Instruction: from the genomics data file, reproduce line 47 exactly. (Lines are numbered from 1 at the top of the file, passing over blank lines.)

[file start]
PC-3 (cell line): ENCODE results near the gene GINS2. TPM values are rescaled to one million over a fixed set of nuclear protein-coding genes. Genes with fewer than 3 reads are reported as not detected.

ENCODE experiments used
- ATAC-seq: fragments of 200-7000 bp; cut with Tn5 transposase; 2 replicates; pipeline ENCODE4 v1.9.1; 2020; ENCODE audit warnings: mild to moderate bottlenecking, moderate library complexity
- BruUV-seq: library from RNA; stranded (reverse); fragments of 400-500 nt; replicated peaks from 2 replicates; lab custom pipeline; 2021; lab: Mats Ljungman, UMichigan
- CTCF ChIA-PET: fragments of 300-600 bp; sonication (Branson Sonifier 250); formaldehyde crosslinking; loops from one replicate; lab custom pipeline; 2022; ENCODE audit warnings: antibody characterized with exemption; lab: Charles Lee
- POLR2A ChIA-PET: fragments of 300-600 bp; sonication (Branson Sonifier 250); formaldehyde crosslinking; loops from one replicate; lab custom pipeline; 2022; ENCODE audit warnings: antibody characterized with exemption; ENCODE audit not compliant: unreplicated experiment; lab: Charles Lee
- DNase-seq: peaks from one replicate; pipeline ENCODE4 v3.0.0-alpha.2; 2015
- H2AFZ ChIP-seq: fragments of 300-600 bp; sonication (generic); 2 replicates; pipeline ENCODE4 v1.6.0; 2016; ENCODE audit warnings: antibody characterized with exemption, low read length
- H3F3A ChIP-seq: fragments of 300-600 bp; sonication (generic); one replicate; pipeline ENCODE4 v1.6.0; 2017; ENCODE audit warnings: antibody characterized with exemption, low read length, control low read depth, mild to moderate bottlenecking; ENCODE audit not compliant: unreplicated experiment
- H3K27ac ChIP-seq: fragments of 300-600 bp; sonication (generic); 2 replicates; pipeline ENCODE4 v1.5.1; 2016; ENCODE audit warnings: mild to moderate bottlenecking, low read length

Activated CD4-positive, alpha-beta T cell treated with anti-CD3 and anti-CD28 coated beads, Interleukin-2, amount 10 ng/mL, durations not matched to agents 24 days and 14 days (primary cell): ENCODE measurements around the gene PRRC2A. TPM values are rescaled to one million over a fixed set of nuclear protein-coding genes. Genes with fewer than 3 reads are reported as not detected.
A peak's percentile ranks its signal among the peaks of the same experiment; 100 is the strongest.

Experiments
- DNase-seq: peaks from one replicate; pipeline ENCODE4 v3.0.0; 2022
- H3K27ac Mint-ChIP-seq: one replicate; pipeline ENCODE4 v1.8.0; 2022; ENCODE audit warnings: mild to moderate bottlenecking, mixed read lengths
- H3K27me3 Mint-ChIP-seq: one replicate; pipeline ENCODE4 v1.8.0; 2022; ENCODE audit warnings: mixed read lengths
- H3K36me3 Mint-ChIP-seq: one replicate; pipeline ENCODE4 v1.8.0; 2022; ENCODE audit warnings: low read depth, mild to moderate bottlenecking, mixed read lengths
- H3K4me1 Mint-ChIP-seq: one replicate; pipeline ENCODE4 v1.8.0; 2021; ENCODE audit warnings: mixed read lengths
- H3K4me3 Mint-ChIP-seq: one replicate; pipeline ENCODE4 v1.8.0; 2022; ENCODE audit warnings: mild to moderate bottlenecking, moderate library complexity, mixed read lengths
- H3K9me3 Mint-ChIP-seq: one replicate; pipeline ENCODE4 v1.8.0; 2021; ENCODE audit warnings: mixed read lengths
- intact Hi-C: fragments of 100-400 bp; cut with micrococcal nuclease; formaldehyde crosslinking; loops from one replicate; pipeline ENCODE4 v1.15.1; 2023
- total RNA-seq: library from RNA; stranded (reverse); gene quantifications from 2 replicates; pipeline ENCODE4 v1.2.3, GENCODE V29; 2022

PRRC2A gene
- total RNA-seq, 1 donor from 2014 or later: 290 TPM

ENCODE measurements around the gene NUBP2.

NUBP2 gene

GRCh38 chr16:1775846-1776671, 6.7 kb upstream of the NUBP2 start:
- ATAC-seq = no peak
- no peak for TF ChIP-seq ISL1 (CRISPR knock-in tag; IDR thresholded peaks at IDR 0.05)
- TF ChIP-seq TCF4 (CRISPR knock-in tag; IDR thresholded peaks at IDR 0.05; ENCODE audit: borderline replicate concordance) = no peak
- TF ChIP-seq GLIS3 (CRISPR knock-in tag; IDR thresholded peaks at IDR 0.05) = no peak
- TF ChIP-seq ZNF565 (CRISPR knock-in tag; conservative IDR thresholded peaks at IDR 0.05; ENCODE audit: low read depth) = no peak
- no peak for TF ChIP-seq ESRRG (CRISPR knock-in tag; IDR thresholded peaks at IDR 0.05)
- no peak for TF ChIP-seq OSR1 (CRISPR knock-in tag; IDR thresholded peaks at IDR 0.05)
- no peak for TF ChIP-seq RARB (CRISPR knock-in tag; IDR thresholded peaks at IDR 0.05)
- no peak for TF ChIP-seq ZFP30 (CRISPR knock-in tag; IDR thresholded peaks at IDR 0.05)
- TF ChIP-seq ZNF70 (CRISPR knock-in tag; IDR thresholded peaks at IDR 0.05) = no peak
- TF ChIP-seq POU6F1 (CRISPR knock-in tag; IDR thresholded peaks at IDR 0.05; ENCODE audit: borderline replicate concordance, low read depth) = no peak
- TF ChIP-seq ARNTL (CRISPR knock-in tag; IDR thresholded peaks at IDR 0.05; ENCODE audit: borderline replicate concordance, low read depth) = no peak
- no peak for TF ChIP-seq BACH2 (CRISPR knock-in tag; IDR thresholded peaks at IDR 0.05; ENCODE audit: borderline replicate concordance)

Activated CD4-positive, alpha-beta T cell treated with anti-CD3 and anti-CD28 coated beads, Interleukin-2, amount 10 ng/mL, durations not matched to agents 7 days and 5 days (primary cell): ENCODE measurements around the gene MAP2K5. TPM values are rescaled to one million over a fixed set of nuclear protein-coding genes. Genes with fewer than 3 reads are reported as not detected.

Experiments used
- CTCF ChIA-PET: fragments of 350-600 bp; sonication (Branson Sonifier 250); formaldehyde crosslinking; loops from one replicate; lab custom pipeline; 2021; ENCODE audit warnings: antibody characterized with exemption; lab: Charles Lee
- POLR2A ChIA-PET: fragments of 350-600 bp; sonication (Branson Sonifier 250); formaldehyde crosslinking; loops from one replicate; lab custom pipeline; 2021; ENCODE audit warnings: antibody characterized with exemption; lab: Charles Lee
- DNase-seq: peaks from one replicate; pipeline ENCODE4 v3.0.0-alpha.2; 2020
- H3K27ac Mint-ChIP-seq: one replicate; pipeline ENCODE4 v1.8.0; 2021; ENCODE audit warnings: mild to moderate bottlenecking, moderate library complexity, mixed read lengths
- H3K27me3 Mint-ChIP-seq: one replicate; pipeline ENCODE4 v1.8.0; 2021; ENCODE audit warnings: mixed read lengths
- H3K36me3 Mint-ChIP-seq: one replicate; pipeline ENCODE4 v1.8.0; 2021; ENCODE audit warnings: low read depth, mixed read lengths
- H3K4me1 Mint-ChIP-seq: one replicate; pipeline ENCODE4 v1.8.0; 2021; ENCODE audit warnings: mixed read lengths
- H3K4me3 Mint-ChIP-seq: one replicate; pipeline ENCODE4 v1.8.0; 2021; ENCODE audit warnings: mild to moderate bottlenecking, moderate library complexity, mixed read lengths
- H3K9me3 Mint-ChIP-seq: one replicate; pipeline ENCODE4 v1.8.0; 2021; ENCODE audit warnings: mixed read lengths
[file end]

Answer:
- H3K27me3 Mint-ChIP-seq: one replicate; pipeline ENCODE4 v1.8.0; 2021; ENCODE audit warnings: mixed read lengths